Melbourne café operator penalised
16 November 2020
The Fair Work Ombudsman has secured $27,783 in court penalties against the operator of two ‘French Baguette Café’ outlets in Melbourne.
The Federal Circuit Court has imposed a $24,097.50 penalty against Saveway Store Pty Ltd, which operates the Footscray and Richmond cafes, and a $3,685.50 penalty against its sole director, Mr Son Thanh Nguyen.
Saveway Store and Mr Nguyen admitted breaching the Fair Work Act by failing to comply with a Compliance Notice requiring the company to calculate and back-pay any outstanding amounts owing to a number of café employees.
The Court also ordered Saveway Store to comply with the Compliance Notice, which includes rectifying the underpayments in full, plus superannuation and interest.
The company also breached pay slip laws, and Mr Nguyen was involved in the Compliance Notice breach.
Fair Work Ombudsman Sandra Parker said businesses that failed to act on Compliance Notices face court-imposed penalties on top of their back-payments.
“We make every effort to secure voluntary compliance with Compliance Notices but when businesses do not do the right thing, we are prepared to take legal action to ensure workers receive what they are owed,” Ms Parker said.
“Employers need to be aware that taking action to protect the rights of vulnerable workers continues to be a priority for the Fair Work Ombudsman. Any employees with concerns about their pay or entitlements should contact us for free advice and assistance.”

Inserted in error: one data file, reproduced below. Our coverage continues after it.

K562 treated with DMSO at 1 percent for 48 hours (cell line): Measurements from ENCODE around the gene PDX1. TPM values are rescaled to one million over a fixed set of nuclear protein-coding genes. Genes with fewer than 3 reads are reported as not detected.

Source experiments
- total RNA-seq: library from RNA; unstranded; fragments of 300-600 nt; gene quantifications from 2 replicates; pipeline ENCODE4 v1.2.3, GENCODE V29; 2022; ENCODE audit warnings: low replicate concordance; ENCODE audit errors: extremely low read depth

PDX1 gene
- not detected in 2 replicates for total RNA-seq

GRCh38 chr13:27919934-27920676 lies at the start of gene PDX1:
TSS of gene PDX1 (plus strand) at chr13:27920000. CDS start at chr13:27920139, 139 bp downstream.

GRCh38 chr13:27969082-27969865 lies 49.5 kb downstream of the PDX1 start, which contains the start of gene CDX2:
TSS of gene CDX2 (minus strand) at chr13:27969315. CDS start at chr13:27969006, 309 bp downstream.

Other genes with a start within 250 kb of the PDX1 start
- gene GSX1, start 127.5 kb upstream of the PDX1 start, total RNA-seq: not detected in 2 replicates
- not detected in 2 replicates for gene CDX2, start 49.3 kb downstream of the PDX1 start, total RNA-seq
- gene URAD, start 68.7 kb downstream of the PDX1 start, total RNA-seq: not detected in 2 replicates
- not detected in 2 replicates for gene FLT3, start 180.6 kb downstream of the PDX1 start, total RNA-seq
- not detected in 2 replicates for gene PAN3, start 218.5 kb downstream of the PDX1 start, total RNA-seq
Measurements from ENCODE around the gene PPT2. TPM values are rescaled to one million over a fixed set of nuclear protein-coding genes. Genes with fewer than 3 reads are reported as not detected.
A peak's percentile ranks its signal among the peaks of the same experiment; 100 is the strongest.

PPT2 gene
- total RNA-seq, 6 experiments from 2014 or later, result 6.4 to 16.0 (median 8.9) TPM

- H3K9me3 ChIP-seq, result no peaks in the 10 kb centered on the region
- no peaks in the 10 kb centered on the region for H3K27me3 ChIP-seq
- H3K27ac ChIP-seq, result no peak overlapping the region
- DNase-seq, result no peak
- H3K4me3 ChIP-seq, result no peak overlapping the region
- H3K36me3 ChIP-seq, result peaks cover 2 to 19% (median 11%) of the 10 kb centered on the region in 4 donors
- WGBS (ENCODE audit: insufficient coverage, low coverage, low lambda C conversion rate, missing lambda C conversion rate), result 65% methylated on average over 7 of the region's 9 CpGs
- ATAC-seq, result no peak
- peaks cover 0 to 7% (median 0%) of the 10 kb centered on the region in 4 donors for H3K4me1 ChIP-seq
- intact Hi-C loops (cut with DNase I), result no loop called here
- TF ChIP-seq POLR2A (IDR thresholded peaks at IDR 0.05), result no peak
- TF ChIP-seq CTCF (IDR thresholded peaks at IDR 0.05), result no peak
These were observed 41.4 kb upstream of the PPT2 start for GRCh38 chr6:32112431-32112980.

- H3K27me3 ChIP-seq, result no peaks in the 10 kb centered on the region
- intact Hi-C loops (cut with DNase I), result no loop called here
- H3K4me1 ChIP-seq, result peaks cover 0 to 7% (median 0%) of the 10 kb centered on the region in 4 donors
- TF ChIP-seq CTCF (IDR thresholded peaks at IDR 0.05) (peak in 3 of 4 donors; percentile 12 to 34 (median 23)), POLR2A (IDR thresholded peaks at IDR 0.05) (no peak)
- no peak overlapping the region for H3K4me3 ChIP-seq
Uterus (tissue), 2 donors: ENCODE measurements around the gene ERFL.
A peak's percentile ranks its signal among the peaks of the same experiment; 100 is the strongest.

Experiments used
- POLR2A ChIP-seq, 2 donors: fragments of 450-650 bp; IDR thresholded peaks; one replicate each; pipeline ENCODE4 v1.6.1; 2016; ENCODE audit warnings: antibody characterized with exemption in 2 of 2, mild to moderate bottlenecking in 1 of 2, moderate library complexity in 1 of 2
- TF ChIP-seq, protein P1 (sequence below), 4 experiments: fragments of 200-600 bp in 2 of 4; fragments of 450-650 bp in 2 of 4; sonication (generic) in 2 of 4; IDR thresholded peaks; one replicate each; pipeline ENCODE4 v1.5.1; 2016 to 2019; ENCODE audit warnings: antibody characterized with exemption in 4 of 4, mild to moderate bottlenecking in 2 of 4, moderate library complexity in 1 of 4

Fair Work Inspectors began an investigation into the French Baguette outlets last year as part of broader auditing activities.
The Compliance Notice was issued in July 2019 after a Fair Work Inspector formed a belief that full-time and part-time café employees had been underpaid overtime rates and weekend and public holiday penalty rates under the Restaurant Industry Award.
Judge John O’Sullivan said the matter involved a failure to act on the warning that there can be serious results for an employer who breaches a Compliance Notice.
“This case illustrates once again that there are consequences for failing to comply with a compliance notice, because if the warning they contain had been heeded in the first place the recipient would have been able to escape any penalty or Court finding," he said.
Employers and employees can visit www.fairwork.gov.au or call the Fair Work Infoline on 13 13 94 for free advice and assistance. A free interpreter service is on 13 14 50.
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Claire Low, Senior Media Adviser
Mobile: 0418 825 074